The ECA defines informal cross-border trade as the movement of legitimately produced goods and services that avoid custom controls and/or pass through official channels. They use illegal practices such as under-invoicing (reporting a lower quantity, weight or value of goods to incur lower tariffs) and misclassification (falsifying the description of goods so they appear to be goods attracting a lower tariff). The ECA posited three categories of informal cross-border trade.

Categories of Informal Cross Border Trade

Category A

Category B

Category C

Informal (unregistered) traders or firms operating entirely outside the formal economy

Formal (registered) firms fully evading trade-related regulations and duties (e.g. avoiding official border-crossing posts)

Formal (registered) firms partially evading trade-related regulations and duties by resorting to illegal practices (e.g. under-invoicing)

Source: ECA (2012)

Continually fragmented policies on taxation, quotas, tariffs and currency control have meant that cross-border illicit trade has flourished within the ECOWAS zone. Mbaye (2014) argued that in West Africa, “… documented intra-regional trade is small but smuggling is pervasive, despite regional integration schemes intended to promote official trade.” The assessment further argued that “[c]ross border trade involves a complex interplay of formal and informal operators and practices” and “[e]thnic and religious networks play a large role in organizing the informal sector, resulting in a set of shadow institutions that in some respects are more effective and powerful than official institutions”.

Informal trade of this sort, however, should be distinguished from criminal cross-border trafficking. Faleye (2014) asserts that “there is clear distinction between criminals involved in the trafficking of illegal goods, such as guns, which are a direct threat to national security and informal cross-border traders who buy and sell ‘legal goods’ including contraband commodity goods, such as clothes, which contribute to the wellbeing of the masses of the society.”

In the Sahel and West Africa, active networks of informal cross-border trade have facilitated the growth of more damaging criminal cross-border trafficking. Local border populations – who depend on, protect and sustain smuggling networks – do not distinguish between commodities with varying degrees of illegality. This has implications for those seeking to combat illicit trade. Strengthening lengthy and porous borders requires overcoming the entrenched nature and legitimacy of cross-border informal trade, and accounting for the livelihoods associated with it. Most of the goods available in this region are smuggled commodities; in fact, the communities provide services for traffickers. Successful smugglers and traffickers are seldom stigmatised, and may be lauded by communities where informal trade is the rule, rather than the exception. As seaborne trade has increasingly superseded the need for land-based trade, smuggling and trafficking of increasingly high-value illicit commodities have penetrated the informal economy. Some analysts have argued that the distinction between informal and formal economies is less valid, and that the economy should instead be understood as a series of social networks based around kith and kin.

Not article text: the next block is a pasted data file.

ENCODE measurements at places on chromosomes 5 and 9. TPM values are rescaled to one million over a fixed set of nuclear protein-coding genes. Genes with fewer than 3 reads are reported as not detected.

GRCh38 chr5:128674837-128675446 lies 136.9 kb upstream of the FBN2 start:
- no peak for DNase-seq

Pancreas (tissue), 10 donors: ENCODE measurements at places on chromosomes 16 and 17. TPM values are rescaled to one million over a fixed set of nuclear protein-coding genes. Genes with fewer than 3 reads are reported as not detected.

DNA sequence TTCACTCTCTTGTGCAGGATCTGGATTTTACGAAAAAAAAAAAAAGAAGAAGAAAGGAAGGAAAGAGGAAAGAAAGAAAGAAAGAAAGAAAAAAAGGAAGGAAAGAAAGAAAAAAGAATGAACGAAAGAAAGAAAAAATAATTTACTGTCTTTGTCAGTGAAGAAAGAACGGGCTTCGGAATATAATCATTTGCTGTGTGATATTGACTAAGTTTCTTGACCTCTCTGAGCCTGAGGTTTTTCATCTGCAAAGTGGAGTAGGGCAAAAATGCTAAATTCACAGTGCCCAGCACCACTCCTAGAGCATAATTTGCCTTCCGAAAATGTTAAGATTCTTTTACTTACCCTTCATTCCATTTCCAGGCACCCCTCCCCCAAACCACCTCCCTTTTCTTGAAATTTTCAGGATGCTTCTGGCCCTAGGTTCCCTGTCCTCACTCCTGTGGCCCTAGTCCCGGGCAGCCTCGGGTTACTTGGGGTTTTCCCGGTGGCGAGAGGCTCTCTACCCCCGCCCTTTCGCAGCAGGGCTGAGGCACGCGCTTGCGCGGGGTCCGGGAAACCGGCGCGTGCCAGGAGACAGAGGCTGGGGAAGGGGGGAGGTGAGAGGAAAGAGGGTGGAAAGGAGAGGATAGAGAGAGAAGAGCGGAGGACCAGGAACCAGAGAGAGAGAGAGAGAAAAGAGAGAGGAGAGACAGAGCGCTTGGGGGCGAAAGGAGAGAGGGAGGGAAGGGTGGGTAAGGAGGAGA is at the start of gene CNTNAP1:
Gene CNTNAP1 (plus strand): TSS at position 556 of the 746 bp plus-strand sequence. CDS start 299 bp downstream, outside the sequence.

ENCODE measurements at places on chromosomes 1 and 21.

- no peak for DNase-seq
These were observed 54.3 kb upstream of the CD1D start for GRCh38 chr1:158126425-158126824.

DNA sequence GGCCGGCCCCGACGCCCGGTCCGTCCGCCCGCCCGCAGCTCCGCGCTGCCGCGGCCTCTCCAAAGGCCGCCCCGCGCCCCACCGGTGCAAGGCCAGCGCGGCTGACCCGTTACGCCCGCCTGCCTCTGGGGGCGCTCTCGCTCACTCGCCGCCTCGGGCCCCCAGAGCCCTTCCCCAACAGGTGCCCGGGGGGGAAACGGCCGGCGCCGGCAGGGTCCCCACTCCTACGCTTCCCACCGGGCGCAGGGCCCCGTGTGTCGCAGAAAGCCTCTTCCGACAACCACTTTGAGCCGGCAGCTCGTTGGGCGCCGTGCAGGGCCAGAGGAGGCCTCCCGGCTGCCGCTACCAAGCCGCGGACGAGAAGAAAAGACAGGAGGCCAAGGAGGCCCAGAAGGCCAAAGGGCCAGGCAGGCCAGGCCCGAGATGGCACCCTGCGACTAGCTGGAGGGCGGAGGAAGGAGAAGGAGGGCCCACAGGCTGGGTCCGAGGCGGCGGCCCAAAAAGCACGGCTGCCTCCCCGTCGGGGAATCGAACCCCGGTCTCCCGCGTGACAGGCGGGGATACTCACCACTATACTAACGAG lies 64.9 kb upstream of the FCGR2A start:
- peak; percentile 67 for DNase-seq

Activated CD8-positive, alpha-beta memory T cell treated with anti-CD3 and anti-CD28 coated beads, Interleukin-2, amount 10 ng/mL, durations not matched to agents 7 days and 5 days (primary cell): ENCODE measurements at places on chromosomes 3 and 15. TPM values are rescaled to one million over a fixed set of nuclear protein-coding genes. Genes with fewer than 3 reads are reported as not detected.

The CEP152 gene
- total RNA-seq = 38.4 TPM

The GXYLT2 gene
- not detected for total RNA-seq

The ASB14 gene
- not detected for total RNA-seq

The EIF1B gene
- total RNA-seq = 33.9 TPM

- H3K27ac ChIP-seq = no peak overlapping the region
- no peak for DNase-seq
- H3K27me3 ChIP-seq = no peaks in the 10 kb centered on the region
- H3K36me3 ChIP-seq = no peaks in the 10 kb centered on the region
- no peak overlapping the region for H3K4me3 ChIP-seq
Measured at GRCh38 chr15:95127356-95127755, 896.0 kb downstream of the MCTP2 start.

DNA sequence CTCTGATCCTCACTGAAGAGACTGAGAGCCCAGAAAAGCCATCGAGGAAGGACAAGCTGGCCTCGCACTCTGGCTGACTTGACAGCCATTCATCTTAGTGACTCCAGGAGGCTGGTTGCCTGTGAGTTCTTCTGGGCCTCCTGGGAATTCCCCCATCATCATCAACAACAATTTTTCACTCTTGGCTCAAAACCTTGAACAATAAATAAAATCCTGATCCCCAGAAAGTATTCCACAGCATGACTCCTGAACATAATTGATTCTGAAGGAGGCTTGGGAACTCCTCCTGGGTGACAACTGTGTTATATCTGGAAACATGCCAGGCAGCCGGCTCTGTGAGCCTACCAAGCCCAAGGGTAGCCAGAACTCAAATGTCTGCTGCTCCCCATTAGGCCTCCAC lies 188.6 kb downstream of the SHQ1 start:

Most transactions in the informal economy – including those supporting illegal activities – are paid in cash or through informal financing mechanisms. Financial services in the ECOWAS region are available to a small segment of the population: access to finance averages only 20%, ranging from 6% in Sierra Leone to 51% of the adult population in Cabo Verde. Similarly, a large proportion of remittances – which are among the largest contributors to domestic income in most West African economies – travel outside of the formal banking system. For example, surveys in Burkina Faso and Senegal revealed that over 60% of the receiving households used informal channels for cross-border remittances, affecting the capacity of the region’s governments to benefit from taxation. At the same time, senders are paying a disproportionate cost for their transactions, owing to two major challenges: the high rates of informality (particularly within the continent) and a regulatory environment favouring monopolies.

As a result, the costs of transactions between the formal and the informal economy are high, and borne by those who are least able to absorb them. Members of Africa’s diaspora pay a 12% fee to send USD 200; that is almost double the global average, and significantly higher than the pledge made by United Nations (UN) member states in the context of the 2030 Agenda for Sustainable Development to bring the cost down to 3%. In effect, it means that Africans are paying a “super tax” on their remittances. Moreover, despite the principles of free movement of goods and people, and the creation of ECOWAS as a free-trade zone, transactions within West Africa itself incur some of the highest charge structures in the world.

* Extract from Chapter 2. Download the full report on the OECD website.